Any trainer who’s been in the business for a while can tell which learners are going to do well on their assessment and which ones are going to struggle. The winners all follow a similar pattern, while the losers follow a much different pattern. A lot of the difference between the two is how much they participate in the learning process.
It doesn’t matter the subject matter, the amount that a learner participates in the training sessions will make all the difference in the world as to whether or not they grasp the material and can apply it. Those who are active in the training sessions, asking questions, participating in discussions, answering the trainer’s questions and always ready to try and apply what they are learning, will almost always be the ones who learn the fastest and the best.
This is an important key. Those who learn the fastest also learn the best. That’s because they have more time to practice the task, rather than just learn it. The extra repetitions of the activities and tasks, after they master it, serve to increase their ability, making them better at it.
Some learners are naturally inquisitive and outgoing, enjoying participating in group activities and sharing from their own experience, while others are more solitary and uncomfortable in a group setting. As the trainer, you have the responsibility of drawing the quiet ones out of their shell, and preventing the talkative ones from taking over the class.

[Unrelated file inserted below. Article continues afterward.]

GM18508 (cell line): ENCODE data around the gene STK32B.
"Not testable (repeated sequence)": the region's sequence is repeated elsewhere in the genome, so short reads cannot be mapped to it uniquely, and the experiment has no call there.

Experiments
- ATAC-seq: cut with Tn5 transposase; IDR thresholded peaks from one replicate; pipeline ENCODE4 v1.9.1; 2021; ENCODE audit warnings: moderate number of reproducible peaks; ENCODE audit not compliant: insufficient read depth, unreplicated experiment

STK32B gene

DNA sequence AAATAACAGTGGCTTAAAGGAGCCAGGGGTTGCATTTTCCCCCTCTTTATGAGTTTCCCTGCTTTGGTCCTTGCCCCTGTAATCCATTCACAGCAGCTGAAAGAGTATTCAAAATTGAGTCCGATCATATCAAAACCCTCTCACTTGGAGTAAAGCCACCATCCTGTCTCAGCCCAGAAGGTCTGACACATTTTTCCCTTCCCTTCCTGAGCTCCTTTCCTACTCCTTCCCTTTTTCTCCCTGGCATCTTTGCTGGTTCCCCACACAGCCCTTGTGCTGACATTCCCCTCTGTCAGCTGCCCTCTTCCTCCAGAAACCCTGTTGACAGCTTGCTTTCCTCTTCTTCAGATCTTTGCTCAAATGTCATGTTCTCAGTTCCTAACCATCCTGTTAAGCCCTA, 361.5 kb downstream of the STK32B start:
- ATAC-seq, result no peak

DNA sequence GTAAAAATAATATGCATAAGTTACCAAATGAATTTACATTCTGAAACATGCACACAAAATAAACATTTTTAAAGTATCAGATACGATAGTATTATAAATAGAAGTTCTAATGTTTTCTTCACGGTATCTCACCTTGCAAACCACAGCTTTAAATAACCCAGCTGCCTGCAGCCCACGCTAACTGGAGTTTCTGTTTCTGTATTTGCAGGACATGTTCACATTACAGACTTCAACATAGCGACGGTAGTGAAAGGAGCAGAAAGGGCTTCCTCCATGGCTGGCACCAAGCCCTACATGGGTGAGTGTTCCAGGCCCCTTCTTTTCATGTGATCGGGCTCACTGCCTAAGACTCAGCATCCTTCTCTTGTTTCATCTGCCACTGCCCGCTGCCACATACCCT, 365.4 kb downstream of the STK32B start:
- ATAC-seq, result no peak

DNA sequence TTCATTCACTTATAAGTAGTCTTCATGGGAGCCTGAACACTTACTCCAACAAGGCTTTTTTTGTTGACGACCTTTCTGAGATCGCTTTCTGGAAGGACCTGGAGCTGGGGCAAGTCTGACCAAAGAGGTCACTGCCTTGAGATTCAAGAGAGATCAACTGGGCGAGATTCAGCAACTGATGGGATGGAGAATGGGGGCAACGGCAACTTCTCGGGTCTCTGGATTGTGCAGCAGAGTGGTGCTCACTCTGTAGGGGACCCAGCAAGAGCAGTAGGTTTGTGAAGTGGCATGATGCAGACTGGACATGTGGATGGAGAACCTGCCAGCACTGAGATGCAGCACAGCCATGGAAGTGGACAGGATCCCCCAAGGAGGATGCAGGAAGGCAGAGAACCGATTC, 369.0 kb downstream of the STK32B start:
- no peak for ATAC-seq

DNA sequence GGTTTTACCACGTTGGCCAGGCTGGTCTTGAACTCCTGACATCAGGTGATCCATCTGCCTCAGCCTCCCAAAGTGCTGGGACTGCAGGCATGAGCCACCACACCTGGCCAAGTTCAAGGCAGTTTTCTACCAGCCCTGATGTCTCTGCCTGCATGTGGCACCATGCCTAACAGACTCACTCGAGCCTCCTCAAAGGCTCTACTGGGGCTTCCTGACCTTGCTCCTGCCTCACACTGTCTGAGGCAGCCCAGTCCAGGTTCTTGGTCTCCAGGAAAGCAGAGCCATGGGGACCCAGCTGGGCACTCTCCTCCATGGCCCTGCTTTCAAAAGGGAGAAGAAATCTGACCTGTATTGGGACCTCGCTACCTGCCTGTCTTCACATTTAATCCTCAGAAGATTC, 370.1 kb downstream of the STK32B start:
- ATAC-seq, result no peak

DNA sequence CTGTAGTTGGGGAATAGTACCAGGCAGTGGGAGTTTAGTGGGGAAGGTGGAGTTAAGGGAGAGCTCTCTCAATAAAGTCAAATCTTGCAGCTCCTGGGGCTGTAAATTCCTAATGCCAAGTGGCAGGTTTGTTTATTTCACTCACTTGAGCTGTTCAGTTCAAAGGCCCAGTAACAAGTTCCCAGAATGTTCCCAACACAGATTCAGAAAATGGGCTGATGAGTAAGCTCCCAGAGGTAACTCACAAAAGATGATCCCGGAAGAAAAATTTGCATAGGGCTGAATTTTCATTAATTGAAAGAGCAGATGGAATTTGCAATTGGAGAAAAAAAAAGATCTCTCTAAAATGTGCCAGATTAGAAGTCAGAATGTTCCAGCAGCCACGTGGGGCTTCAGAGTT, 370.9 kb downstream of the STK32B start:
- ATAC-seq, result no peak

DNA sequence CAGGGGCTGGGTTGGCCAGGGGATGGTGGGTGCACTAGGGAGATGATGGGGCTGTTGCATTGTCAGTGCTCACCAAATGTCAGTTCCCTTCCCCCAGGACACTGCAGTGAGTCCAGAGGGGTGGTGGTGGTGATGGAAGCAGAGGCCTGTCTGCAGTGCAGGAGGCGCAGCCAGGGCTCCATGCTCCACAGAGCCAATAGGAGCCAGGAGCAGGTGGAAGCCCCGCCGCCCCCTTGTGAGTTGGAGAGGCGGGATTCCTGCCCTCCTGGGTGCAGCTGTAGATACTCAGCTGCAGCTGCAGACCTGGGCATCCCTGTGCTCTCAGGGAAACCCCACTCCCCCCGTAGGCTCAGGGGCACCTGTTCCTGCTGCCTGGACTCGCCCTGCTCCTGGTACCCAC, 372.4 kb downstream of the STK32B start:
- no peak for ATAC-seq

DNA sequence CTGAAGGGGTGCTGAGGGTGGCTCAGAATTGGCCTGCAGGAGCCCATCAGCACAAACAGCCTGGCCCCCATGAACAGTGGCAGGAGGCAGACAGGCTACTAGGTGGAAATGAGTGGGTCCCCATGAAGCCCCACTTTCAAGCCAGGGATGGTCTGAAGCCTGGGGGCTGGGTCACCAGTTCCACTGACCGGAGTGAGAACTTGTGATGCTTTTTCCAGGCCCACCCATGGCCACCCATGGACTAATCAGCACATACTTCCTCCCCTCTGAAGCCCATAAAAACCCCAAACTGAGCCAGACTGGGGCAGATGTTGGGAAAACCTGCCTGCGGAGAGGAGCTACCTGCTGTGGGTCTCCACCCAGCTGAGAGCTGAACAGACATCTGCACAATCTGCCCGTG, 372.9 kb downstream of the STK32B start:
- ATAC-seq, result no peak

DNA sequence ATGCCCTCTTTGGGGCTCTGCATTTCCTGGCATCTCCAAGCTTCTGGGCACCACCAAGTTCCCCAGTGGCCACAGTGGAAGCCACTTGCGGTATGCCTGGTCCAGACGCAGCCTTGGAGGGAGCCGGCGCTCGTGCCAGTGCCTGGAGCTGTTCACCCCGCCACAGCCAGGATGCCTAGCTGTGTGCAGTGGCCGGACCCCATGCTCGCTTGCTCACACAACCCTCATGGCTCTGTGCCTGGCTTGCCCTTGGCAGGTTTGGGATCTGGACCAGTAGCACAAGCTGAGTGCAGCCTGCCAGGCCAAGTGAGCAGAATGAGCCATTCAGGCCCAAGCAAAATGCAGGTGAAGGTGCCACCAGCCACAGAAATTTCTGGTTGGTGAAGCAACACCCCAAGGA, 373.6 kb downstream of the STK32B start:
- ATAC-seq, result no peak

This balancing of the classroom dynamics can be one of the most challenging parts of training. Yet, even if you have the best presentation, the best activities, and the best training aids; if you don’t get those learners to participate, they’re not going to learn.
There are a number of strategies you can use to draw these learners into the group’s activities:
• Call on them, by name, when you want an answer to a question
• Ask their opinion during a group discussion
• Try and get them to sit in the front of the training room
• Give them more personal attention when it is time to do hands-on activities
• Provide them with feedback on their learning, encouraging them
• Ask them to pass out materials to the rest of the group
The extra time you invest in these learners will pay off in less time that you have to spend working with them to get them to pas their qualification assessment. Their increased participation will help them learn the material faster, which will put them in that category of learner who has more time to practice, because they are not having to spend all their time mastering the skills.
This is an important subject, one which we talk more about in the Deliver volume of the Learning Guide. In there, you will find many ideas about how to make your training more effective, so that all your learners can pass their qualifications assessment.
This article was published in Equipped, Fortress Learning’s free monthly magazine for success.